Multilateral gain/loss sharing is a way of reallocating finances across a local care economy when delivering new care models
What is multilateral gain/loss sharing?
Multilateral gain/loss sharing involves multiple providers and one or more commissioners in a local care economy forming a network to identify and distribute financial gains and losses.
It works by comparing how much commissioners in the network were expected to spend delivering care with the actual amount they spent.
The difference between these two amounts forms the gains/losses pool. This pool is then distributed between all the commissioners and providers in that network.
For example, a reduction in non-elective admissions may lead to an overall reduction in spend across the board. This reduction would form a gains pool that could then be shared among the network, including the provider that has seen a reduction in its activity and the providers in the community that helped achieve this outcome.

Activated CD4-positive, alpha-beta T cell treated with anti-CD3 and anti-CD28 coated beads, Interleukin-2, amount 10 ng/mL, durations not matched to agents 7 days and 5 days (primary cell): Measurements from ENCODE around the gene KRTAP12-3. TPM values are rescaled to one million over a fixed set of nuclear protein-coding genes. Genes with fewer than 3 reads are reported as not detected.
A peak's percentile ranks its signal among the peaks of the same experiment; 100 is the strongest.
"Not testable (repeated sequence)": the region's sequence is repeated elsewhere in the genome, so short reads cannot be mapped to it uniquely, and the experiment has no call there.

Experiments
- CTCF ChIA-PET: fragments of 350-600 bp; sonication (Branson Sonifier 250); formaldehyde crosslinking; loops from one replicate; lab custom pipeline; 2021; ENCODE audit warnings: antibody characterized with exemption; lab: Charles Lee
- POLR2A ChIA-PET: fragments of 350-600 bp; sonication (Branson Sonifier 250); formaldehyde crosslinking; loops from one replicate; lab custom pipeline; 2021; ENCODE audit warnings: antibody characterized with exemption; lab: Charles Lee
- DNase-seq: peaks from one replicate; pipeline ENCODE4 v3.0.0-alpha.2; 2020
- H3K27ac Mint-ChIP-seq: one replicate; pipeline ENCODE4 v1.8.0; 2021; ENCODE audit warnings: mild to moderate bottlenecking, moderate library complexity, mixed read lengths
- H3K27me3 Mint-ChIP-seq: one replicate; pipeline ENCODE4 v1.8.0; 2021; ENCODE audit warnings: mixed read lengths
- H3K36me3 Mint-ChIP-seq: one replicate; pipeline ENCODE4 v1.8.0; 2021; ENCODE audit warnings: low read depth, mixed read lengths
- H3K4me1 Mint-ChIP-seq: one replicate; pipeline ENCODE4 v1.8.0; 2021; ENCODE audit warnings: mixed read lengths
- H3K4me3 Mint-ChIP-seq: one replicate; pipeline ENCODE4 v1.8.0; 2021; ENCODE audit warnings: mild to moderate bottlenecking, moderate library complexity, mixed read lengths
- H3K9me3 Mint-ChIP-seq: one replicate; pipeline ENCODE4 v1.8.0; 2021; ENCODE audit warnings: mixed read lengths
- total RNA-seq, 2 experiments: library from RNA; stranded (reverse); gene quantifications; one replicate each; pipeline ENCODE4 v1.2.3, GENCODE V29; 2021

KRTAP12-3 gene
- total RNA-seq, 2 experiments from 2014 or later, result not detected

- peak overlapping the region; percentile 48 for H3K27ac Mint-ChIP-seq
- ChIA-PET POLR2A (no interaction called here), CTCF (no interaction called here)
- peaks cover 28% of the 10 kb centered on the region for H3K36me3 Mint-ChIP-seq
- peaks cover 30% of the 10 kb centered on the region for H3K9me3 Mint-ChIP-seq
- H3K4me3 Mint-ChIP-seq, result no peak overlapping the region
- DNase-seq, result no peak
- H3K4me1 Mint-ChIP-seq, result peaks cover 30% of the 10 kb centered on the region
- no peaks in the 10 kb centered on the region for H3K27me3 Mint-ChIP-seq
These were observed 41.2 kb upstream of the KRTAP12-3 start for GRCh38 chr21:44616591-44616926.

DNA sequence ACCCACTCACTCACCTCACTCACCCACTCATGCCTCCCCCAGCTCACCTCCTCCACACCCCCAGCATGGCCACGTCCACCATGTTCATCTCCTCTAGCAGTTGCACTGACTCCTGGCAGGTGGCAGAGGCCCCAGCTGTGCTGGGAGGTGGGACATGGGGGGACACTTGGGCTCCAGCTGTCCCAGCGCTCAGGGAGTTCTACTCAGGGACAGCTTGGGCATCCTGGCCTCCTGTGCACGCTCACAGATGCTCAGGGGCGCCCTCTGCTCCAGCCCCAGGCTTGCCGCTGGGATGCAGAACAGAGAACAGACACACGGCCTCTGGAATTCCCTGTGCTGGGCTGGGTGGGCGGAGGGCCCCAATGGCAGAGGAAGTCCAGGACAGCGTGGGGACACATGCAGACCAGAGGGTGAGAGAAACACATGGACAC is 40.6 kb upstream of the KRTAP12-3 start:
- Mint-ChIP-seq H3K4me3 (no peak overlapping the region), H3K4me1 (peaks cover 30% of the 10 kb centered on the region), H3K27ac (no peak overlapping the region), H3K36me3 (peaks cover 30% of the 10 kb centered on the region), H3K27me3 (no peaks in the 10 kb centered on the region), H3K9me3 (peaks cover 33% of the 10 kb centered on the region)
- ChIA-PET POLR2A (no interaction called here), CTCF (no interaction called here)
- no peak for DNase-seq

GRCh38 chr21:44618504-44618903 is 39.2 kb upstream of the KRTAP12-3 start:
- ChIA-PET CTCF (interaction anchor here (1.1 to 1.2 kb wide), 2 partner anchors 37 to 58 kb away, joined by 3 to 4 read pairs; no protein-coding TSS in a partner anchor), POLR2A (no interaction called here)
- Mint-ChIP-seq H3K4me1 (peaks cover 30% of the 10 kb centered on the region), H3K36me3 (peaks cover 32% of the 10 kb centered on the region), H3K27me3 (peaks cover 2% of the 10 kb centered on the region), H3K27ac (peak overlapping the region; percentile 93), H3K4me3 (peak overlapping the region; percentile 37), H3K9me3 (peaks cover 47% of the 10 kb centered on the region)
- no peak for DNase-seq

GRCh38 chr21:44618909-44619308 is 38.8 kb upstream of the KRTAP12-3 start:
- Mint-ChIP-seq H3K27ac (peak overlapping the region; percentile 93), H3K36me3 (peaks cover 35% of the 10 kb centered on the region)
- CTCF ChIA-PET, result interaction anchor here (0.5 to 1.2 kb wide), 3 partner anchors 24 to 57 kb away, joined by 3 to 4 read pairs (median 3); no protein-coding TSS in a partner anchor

Multilateral gain/loss sharing combined with an underlying payment model – such as capitation – defines the overall payment approach.
Help us refine and improve this approach
Some local health economies have already begun to explore how a multilateral gain/loss sharing mechanism can help support the integration of care and drive improved outcomes for patients. We’ll refine the payment example as we learn more from local health economies that implement these new models.
If you’re exploring the use of a multilateral gain/loss sharing mechanism, we’d like to hear about your experiences. Email us at email@example.com
Multilateral gain/loss sharing in detail
- Our paper, Multilateral gain/loss sharing: a financial mechanism to support collaborative service reform, provides examples for finance, contracting and commissioning staff of how to develop and implement such financial mechanisms locally.
- Multilateral gain/loss sharing: an introduction is for chief executives, clinicians and others who require a broad understanding of Monitor and NHS England’s proposed new payment approach to support the service reform, but who do not need detailed guidance on payment design and implementation.